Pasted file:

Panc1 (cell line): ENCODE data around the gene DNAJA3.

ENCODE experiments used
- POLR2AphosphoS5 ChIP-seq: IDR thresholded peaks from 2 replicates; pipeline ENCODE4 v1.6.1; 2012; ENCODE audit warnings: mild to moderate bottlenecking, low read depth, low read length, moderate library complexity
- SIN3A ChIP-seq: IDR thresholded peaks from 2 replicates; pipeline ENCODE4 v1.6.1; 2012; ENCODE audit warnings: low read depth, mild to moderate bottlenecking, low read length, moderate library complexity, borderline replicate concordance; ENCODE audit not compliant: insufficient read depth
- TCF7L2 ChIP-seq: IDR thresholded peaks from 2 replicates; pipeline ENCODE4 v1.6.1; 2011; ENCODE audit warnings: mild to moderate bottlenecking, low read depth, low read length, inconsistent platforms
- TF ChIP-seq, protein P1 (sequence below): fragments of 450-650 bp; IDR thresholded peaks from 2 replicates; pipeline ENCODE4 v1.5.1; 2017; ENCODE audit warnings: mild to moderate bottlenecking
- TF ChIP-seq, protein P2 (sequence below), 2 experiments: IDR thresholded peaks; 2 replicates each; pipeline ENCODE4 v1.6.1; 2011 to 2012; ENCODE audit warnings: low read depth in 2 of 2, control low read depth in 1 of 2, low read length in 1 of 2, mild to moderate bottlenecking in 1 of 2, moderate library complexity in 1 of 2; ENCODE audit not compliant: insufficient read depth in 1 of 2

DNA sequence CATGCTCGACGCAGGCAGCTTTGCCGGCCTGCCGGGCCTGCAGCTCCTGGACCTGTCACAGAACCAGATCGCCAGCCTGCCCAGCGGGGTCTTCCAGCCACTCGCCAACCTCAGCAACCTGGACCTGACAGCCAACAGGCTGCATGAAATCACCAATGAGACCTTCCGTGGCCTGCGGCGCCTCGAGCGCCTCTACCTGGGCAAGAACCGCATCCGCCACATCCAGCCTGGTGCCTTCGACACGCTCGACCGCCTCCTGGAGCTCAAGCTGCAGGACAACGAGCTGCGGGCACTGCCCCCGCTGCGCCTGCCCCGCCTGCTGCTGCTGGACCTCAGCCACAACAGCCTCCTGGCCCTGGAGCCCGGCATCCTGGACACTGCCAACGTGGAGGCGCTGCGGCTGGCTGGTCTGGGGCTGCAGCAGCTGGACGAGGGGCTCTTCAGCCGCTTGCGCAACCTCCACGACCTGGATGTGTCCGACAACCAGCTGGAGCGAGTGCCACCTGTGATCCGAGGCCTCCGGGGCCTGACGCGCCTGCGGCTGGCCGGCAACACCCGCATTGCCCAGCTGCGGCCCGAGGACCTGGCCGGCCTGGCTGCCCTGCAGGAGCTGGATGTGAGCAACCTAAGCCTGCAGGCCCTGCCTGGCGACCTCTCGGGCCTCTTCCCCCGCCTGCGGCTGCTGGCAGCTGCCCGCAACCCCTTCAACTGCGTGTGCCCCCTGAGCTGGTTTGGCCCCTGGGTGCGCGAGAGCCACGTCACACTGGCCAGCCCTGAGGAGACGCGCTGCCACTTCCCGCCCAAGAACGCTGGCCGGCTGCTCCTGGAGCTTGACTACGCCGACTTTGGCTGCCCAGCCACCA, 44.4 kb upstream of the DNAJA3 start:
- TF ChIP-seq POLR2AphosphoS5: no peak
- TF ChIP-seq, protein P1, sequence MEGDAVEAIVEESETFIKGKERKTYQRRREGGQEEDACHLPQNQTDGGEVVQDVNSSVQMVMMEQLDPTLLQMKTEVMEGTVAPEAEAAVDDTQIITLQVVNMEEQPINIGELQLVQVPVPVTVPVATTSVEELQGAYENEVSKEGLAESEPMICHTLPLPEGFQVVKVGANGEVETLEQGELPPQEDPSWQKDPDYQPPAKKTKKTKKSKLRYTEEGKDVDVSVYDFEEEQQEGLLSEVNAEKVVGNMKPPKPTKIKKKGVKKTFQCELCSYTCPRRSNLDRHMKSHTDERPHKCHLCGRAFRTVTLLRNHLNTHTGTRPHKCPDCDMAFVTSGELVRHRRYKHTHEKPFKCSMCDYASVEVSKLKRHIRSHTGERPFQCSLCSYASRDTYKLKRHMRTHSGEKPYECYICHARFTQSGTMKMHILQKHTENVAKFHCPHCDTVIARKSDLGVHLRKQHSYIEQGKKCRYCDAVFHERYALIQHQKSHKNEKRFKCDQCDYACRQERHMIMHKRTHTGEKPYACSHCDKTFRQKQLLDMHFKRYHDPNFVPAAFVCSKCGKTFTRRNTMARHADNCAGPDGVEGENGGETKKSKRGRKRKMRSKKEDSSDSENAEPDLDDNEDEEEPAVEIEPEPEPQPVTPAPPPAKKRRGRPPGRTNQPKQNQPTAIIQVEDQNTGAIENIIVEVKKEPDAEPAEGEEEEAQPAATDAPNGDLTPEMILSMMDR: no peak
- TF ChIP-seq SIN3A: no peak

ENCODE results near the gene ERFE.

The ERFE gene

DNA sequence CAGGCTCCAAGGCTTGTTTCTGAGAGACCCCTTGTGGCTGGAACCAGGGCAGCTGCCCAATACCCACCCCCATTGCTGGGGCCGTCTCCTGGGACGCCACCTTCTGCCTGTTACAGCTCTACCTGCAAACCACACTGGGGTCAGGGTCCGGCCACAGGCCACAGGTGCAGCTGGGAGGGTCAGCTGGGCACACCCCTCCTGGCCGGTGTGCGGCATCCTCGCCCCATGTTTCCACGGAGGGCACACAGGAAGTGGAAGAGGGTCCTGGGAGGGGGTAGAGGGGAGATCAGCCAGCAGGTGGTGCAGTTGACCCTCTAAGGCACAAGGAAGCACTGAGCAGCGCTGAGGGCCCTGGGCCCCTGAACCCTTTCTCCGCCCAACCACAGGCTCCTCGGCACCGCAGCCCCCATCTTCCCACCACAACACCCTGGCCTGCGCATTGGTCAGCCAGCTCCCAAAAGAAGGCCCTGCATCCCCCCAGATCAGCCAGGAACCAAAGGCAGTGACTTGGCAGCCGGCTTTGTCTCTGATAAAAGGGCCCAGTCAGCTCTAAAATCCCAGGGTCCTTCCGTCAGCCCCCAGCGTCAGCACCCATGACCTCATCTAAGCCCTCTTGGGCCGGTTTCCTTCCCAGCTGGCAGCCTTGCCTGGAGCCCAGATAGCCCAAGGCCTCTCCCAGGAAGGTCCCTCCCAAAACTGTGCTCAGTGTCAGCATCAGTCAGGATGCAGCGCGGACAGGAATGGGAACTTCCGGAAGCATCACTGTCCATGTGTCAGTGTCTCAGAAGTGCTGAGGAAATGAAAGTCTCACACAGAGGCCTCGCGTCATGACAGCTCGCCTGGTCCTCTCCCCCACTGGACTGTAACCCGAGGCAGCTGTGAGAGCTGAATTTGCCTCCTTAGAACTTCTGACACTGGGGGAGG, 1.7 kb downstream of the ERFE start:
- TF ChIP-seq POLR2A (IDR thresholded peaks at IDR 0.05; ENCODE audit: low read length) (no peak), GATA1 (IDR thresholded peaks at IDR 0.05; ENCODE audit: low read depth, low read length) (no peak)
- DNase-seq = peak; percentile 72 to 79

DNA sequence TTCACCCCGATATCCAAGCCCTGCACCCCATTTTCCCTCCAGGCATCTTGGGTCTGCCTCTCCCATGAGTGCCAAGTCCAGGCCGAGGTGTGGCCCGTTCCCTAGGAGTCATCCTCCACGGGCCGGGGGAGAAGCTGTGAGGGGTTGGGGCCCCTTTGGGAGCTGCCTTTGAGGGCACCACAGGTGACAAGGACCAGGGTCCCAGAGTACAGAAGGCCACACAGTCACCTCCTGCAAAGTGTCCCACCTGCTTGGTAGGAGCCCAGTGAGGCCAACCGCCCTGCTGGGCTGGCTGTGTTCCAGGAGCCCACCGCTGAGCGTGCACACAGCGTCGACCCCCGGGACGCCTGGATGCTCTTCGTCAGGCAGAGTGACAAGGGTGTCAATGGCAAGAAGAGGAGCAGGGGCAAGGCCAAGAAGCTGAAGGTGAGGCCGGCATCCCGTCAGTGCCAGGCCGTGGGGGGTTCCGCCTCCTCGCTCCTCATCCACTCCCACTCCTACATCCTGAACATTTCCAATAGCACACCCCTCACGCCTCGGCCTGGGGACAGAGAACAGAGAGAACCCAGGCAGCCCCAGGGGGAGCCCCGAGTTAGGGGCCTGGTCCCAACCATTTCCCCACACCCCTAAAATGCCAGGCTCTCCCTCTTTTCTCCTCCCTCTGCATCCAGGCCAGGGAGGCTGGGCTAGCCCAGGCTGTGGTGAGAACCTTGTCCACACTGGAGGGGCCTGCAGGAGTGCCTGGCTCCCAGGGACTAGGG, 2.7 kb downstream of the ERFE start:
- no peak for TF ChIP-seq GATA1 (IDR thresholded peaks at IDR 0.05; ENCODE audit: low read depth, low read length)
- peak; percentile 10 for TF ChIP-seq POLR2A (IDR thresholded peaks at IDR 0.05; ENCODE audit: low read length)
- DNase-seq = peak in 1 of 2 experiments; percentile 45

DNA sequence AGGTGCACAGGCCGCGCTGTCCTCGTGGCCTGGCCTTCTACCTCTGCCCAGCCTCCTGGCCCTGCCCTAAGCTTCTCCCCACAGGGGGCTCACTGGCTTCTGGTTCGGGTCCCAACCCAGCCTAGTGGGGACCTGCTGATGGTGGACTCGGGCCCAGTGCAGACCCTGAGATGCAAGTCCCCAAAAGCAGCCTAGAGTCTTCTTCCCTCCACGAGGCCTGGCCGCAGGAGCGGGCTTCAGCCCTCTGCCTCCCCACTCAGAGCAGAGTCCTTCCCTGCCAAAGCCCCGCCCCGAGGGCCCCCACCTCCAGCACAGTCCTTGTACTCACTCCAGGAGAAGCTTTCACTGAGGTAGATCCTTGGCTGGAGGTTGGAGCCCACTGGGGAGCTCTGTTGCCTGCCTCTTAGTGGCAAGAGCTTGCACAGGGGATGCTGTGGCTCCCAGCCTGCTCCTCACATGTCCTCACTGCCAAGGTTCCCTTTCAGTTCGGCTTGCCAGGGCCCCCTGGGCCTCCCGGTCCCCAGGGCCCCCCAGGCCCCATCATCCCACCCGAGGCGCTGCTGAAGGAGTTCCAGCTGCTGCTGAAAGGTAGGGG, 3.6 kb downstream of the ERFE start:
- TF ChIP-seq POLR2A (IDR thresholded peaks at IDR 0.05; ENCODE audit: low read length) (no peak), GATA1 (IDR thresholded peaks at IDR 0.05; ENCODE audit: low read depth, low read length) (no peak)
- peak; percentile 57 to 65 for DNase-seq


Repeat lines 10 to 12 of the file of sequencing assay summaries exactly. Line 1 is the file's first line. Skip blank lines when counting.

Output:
- TF ChIP-seq, protein P1, sequence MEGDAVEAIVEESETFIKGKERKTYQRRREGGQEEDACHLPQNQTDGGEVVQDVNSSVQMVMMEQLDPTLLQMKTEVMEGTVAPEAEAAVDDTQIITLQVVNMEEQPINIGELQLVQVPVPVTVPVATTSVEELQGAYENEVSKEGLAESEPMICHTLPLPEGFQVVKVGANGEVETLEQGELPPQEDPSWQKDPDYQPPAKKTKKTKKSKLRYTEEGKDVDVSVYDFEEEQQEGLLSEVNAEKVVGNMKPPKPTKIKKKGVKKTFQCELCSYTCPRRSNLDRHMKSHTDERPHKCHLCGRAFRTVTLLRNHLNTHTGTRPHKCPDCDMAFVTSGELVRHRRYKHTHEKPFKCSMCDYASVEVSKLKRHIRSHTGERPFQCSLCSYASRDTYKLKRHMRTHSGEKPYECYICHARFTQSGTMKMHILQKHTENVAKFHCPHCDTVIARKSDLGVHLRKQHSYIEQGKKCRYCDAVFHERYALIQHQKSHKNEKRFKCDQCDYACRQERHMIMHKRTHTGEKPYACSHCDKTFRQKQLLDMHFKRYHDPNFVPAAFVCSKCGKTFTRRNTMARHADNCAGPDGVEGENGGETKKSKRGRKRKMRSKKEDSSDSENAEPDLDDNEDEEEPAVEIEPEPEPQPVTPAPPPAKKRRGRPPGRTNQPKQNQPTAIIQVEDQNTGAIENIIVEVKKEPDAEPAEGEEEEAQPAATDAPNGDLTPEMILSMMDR: no peak
- TF ChIP-seq SIN3A: no peak

ENCODE results near the gene ERFE.